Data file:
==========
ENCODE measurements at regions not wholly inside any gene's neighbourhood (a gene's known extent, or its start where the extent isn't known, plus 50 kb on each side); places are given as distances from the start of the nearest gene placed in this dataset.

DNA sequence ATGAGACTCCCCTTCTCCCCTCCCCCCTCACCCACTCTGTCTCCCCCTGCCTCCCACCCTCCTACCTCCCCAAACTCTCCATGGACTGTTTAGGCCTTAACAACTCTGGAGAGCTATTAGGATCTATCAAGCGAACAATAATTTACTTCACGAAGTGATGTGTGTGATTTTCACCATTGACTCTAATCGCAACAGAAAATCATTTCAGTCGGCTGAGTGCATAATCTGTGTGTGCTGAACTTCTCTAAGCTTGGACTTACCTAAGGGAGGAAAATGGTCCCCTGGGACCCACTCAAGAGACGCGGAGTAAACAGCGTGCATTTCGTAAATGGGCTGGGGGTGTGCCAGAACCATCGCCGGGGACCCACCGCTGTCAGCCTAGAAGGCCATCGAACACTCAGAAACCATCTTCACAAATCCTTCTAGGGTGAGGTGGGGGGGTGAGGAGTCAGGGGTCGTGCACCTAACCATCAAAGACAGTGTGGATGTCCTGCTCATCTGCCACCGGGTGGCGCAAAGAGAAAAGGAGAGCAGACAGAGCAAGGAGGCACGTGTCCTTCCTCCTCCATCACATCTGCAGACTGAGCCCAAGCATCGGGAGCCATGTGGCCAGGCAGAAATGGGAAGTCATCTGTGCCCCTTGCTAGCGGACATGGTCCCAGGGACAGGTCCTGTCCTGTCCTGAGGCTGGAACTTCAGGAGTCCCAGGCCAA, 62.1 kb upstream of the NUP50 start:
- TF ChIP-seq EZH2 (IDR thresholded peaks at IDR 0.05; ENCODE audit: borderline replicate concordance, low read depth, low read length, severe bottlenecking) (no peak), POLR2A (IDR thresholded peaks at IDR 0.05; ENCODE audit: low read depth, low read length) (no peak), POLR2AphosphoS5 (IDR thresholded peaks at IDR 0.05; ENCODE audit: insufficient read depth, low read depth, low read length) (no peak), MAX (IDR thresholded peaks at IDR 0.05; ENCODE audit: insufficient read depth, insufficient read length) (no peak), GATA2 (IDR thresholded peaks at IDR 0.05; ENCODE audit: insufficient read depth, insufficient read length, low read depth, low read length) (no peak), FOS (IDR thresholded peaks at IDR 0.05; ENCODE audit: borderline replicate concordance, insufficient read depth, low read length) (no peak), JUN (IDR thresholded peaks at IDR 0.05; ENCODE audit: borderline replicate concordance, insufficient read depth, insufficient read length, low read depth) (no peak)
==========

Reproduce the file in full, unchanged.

ENCODE measurements at regions not wholly inside any gene's neighbourhood (a gene's known extent, or its start where the extent isn't known, plus 50 kb on each side); places are given as distances from the start of the nearest gene placed in this dataset.

DNA sequence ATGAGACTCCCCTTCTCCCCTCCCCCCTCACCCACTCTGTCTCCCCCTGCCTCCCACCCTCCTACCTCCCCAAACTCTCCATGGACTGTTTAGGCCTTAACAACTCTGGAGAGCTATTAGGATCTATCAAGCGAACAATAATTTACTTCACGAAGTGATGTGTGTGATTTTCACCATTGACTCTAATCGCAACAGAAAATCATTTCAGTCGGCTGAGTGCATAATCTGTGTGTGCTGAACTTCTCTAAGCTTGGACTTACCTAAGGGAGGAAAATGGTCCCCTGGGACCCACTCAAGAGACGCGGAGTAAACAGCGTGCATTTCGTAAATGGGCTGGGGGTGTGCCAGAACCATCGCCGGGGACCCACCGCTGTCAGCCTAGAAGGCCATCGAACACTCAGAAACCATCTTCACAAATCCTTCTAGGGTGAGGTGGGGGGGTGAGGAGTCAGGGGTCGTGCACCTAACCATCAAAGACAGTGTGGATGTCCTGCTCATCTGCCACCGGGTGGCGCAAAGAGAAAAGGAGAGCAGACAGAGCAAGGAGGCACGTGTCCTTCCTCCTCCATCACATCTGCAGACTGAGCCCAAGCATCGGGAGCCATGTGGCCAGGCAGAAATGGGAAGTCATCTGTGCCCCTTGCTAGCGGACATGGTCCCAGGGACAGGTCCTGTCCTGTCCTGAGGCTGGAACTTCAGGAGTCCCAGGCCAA, 62.1 kb upstream of the NUP50 start:
- TF ChIP-seq EZH2 (IDR thresholded peaks at IDR 0.05; ENCODE audit: borderline replicate concordance, low read depth, low read length, severe bottlenecking) (no peak), POLR2A (IDR thresholded peaks at IDR 0.05; ENCODE audit: low read depth, low read length) (no peak), POLR2AphosphoS5 (IDR thresholded peaks at IDR 0.05; ENCODE audit: insufficient read depth, low read depth, low read length) (no peak), MAX (IDR thresholded peaks at IDR 0.05; ENCODE audit: insufficient read depth, insufficient read length) (no peak), GATA2 (IDR thresholded peaks at IDR 0.05; ENCODE audit: insufficient read depth, insufficient read length, low read depth, low read length) (no peak), FOS (IDR thresholded peaks at IDR 0.05; ENCODE audit: borderline replicate concordance, insufficient read depth, low read length) (no peak), JUN (IDR thresholded peaks at IDR 0.05; ENCODE audit: borderline replicate concordance, insufficient read depth, insufficient read length, low read depth) (no peak)